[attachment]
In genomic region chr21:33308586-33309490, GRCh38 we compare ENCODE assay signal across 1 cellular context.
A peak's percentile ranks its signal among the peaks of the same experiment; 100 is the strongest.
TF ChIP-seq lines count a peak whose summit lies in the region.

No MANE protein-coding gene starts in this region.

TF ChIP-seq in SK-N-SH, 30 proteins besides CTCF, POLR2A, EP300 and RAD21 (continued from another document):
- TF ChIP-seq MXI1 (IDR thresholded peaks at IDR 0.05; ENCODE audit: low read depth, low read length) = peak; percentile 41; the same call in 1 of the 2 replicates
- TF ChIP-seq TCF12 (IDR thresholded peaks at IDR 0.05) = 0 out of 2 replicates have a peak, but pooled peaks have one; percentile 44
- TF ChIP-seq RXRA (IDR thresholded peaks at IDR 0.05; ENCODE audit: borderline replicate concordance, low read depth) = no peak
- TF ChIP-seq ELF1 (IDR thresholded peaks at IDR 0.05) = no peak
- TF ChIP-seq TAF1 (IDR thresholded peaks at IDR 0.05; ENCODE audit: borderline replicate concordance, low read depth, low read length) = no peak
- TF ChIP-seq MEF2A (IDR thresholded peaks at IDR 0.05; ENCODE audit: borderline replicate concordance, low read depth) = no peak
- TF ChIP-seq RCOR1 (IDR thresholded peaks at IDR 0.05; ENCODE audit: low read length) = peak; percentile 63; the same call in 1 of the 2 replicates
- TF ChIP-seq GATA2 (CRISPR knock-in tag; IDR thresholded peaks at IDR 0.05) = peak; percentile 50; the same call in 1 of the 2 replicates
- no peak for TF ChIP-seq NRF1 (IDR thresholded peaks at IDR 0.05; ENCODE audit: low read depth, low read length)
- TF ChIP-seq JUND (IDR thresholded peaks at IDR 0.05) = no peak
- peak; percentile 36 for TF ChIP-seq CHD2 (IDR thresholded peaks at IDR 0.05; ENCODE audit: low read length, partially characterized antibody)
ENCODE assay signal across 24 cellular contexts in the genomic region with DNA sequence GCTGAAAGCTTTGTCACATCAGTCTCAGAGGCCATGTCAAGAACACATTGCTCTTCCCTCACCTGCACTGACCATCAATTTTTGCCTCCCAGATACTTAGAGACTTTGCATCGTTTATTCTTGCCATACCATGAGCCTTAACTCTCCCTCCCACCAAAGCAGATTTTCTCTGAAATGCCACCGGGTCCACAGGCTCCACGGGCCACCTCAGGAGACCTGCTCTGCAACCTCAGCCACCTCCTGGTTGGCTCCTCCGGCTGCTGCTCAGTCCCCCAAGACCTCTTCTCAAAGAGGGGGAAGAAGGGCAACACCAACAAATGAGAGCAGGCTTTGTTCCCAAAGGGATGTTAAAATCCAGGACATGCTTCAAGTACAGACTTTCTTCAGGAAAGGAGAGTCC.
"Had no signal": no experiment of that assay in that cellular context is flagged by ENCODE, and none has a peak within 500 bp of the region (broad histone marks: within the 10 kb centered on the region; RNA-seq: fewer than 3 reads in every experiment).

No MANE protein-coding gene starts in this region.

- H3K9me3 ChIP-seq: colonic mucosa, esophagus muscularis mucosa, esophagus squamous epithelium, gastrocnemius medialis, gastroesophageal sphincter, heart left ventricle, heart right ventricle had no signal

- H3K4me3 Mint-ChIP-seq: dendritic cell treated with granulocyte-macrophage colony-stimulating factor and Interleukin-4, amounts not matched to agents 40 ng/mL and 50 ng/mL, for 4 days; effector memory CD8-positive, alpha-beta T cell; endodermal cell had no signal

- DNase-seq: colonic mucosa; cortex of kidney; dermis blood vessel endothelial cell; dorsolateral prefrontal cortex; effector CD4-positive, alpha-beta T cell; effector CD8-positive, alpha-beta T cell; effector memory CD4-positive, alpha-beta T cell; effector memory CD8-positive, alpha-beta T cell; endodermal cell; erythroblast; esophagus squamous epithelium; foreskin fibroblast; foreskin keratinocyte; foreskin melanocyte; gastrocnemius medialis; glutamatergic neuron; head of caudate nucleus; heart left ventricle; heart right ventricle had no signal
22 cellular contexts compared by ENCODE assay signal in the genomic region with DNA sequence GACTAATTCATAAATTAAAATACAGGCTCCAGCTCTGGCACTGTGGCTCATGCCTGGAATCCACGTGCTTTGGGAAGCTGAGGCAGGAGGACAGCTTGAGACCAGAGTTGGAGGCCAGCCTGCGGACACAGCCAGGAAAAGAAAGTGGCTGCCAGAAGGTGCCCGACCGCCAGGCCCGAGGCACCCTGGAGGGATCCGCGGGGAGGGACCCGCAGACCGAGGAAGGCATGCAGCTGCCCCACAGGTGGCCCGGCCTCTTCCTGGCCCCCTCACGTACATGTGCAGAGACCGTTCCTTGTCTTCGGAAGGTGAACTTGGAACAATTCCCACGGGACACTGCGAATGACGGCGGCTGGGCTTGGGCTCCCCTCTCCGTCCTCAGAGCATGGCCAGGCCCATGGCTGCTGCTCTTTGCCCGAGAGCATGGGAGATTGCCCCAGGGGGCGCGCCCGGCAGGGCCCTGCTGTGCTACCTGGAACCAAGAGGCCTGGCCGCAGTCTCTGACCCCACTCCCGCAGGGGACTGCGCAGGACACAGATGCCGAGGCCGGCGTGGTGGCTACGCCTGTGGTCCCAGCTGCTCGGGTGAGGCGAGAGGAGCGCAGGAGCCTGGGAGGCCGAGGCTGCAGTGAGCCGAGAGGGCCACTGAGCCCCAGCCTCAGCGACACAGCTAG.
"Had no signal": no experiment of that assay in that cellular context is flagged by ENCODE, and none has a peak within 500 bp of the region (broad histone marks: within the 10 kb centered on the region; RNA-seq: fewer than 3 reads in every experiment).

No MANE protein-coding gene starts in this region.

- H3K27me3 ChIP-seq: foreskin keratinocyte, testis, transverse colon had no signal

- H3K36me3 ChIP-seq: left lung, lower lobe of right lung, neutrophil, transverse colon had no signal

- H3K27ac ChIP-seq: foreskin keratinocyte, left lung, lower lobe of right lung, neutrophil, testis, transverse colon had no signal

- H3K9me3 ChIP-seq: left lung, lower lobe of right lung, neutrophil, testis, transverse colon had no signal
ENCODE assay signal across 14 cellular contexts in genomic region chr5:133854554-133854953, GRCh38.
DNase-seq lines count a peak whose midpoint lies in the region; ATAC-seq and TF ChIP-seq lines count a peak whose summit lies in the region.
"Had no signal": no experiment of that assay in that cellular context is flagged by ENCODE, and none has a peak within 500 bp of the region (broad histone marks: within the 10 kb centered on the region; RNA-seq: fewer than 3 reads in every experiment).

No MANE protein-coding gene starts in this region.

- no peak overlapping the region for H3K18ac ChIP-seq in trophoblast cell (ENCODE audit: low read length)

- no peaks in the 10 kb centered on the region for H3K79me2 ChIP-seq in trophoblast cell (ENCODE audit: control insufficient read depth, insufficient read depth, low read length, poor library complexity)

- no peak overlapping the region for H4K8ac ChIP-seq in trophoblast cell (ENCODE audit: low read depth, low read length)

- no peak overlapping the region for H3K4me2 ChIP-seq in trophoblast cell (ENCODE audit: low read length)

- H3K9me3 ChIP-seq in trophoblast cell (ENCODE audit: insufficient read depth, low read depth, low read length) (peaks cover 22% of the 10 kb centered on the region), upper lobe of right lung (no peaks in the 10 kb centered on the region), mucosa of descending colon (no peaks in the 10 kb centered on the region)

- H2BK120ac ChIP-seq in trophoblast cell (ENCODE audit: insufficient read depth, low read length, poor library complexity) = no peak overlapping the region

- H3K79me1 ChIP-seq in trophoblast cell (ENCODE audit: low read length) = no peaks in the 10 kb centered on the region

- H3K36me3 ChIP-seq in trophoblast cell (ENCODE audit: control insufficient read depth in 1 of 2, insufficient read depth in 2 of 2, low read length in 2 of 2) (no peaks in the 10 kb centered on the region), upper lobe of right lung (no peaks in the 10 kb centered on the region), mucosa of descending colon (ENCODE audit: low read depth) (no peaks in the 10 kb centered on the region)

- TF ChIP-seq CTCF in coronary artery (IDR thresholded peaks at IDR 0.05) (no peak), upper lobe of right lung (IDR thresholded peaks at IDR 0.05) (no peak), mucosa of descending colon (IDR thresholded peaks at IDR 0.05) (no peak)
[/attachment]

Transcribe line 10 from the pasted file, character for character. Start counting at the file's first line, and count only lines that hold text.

- TF ChIP-seq TAF1 (IDR thresholded peaks at IDR 0.05; ENCODE audit: borderline replicate concordance, low read depth, low read length) = no peak